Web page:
Categories: Charity, Education, Funny Things, Health, Politics.
The Guardian (yes, a well-known left-wing paper) is featuring a month-long "blogging challenge" aimed at discouraging people from volunteering to help orphanages. What? Do we hear lefties saying that orphans might be better off living with their cousins or grandparents, rather than in state-run institutions? Some facts are so obvious they overwhelm even political correctness...
In New York City, it may be hard to fire a teacher for minor matters like failing to come to class...but, for ordering books at his own expense and, worse, asking students to reimburse even part of the cost?
If you enjoy singing old songs, these two-liners should bring tears of laughter to your eyes:
Partisan political prejudice aside, it is hard to assess exactly how toxic glyphosate is to humans, because different individuals react differently to different levels of exposure. That part of the science you can study for yourself. Visit somebody who uses "Roundup" and observe how many different symptoms different members of the family complain of having during the next week. "Hayfever" type reactions may flush airborne carcinogens out of the body efficiently enough to reduce the risk of cancer. Other reactions, including the intestinal laceration that may be caused by eating food "preserved" with glyphosate, seem likely to increase the risk of cancer, specifically of the colon. Brain tumors? Kidney cancer? In order to have absolute proof that glyphosate is "more" of a causative factor than any of the other carcinogens to which we're all exposed, a lot more people will have to die.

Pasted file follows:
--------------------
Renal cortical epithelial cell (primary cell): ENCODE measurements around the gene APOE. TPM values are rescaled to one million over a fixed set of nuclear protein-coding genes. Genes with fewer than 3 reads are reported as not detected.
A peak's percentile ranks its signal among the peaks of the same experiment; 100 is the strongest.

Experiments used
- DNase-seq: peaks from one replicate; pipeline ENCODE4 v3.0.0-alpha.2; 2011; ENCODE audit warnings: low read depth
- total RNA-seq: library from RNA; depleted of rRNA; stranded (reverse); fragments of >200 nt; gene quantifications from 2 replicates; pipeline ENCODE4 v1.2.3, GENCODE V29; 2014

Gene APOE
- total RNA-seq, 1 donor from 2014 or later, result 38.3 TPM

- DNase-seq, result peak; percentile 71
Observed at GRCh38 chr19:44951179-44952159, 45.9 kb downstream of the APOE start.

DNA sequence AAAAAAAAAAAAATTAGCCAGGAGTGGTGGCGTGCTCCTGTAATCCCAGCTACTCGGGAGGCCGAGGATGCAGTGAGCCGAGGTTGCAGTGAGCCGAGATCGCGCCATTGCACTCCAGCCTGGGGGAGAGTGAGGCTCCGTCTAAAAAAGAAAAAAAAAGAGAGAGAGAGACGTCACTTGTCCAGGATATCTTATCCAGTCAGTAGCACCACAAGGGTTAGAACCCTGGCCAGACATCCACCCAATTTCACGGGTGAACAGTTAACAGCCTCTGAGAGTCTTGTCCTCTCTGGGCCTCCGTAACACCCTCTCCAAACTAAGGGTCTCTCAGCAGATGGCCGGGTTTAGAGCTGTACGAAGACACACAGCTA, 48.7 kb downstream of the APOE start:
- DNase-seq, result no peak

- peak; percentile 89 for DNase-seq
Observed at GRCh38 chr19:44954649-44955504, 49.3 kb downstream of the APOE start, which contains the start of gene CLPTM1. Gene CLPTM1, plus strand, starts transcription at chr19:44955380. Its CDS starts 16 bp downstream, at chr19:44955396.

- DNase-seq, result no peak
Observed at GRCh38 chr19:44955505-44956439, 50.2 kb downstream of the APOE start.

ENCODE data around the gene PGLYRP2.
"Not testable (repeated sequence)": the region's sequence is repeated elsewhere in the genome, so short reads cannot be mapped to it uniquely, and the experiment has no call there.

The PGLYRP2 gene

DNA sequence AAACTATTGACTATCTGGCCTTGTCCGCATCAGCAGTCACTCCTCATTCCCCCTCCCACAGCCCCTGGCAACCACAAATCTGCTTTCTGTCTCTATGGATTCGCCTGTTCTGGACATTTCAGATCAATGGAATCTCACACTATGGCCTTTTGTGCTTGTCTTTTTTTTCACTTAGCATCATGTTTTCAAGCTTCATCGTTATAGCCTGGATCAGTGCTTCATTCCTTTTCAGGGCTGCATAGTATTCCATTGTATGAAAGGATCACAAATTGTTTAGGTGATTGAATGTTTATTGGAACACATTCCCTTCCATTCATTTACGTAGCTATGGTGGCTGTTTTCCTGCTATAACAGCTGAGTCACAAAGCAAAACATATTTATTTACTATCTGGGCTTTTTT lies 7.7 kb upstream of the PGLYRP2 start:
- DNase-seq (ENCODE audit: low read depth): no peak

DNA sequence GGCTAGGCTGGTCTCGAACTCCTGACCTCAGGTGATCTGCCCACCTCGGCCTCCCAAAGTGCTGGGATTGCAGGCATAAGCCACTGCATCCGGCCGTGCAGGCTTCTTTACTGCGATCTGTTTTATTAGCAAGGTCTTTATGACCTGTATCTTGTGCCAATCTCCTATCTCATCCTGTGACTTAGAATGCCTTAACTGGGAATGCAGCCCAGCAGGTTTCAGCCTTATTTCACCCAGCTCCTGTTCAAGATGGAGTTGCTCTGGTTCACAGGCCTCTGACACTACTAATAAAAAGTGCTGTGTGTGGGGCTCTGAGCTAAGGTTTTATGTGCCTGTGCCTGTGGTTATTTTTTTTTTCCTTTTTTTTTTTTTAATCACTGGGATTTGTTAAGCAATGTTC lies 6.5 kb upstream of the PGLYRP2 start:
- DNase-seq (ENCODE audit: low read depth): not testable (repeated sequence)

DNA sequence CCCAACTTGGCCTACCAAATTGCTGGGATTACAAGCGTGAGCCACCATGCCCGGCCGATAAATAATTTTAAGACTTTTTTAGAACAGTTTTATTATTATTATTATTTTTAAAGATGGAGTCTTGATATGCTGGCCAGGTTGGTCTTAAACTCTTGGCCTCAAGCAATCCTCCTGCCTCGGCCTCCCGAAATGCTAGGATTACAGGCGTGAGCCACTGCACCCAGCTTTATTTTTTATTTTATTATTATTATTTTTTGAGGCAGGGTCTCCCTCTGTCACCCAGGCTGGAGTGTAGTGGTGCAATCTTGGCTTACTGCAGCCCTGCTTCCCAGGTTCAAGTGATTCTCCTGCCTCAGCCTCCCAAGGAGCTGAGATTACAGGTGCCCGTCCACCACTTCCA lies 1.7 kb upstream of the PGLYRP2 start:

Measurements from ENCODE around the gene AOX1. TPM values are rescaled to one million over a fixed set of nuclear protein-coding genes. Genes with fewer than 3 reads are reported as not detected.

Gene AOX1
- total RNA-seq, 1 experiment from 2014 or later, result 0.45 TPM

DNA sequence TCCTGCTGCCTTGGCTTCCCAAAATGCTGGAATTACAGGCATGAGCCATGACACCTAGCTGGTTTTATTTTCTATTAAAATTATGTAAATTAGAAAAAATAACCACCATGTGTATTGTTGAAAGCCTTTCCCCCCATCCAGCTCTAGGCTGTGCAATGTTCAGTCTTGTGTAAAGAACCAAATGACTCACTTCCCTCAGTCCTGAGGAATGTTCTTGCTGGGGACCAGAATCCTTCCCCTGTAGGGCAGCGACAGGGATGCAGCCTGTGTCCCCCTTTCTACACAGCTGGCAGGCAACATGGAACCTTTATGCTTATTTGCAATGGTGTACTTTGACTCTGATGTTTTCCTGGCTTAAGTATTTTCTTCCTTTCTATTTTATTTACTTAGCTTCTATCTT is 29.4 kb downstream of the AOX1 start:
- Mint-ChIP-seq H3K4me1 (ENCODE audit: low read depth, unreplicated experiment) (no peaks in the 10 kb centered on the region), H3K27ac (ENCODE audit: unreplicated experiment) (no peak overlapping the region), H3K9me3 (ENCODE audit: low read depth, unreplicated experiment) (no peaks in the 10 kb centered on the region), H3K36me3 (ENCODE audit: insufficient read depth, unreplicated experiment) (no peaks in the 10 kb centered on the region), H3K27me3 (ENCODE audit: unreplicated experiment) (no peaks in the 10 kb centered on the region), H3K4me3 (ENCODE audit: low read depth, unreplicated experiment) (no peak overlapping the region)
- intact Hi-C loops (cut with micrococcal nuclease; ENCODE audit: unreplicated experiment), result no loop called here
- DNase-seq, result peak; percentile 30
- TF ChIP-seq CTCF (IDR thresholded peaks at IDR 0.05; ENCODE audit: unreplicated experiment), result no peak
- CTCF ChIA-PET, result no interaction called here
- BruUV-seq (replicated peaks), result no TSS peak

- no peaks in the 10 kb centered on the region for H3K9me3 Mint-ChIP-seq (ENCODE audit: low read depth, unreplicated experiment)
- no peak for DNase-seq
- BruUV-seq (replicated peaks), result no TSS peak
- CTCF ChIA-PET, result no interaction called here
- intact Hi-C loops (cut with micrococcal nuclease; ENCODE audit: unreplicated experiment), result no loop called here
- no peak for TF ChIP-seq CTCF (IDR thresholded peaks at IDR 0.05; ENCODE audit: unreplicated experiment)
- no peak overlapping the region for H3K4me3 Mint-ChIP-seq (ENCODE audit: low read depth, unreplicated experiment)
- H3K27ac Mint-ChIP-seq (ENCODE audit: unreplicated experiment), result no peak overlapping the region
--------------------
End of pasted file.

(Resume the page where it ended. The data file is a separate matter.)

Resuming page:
Slow death of democracy? An overtly biased "progressive" poll asked people whether they supported a "tax cuts package" that included tax cuts "for businesses and for millionaires," or reducing the tax cuts "to provide...cash assistance to low-income families with children." Oh please don't take our cash assistance away, they wailed, not realizing that the larger portion of the higher taxes would be used to bail out the "property management companies," car companies, utility companies, and processed food companies that gouge the money out of their pockets--and keep those prices nice and high, the way the people who can afford to buy the politicians want them.
My take? There's something about modern-style U.S. poverty that "inhibits brain function," as Arthur Brooks put it. "Poverty consumes so much mental energy that people struggling to make ends meet often have little brainpower left for anything else," as a Washington Post writer put it. (Oh, right, Gentle Readers. If you'd funded this web site better I would've written the Great American Novel by now!) In fact, when nobody is pushing the welfare-cheat lifestyle on them, people living in extreme poverty show extreme creativity in thinking of ways to reduce their own poverty. They invent ways of terracing and hydroponic gardening and recycling and generally turning garbage into pennies. But when people can get certain "needs" met only as long as they tune out their awareness of how much they're sacrificing to those "needs"...this does require that many brain circuits be shut down.
For some reason this Wordpress site doesn't want to take my comment: "This hurts me too, because the state of Maryland treated me like an "unpaid caregiver"...People who care for disabled family members at home *deserve* more than a paltry $55K for home health care, but the bottom line is, the U.S. can't afford it. Candidates Clinton and Sanders can't deliver it; they're talking about it in the hope of attracting votes, but we'd be lucky if, as a nation led by either of them, we were able to maintain disability pensions for the most severely disabled."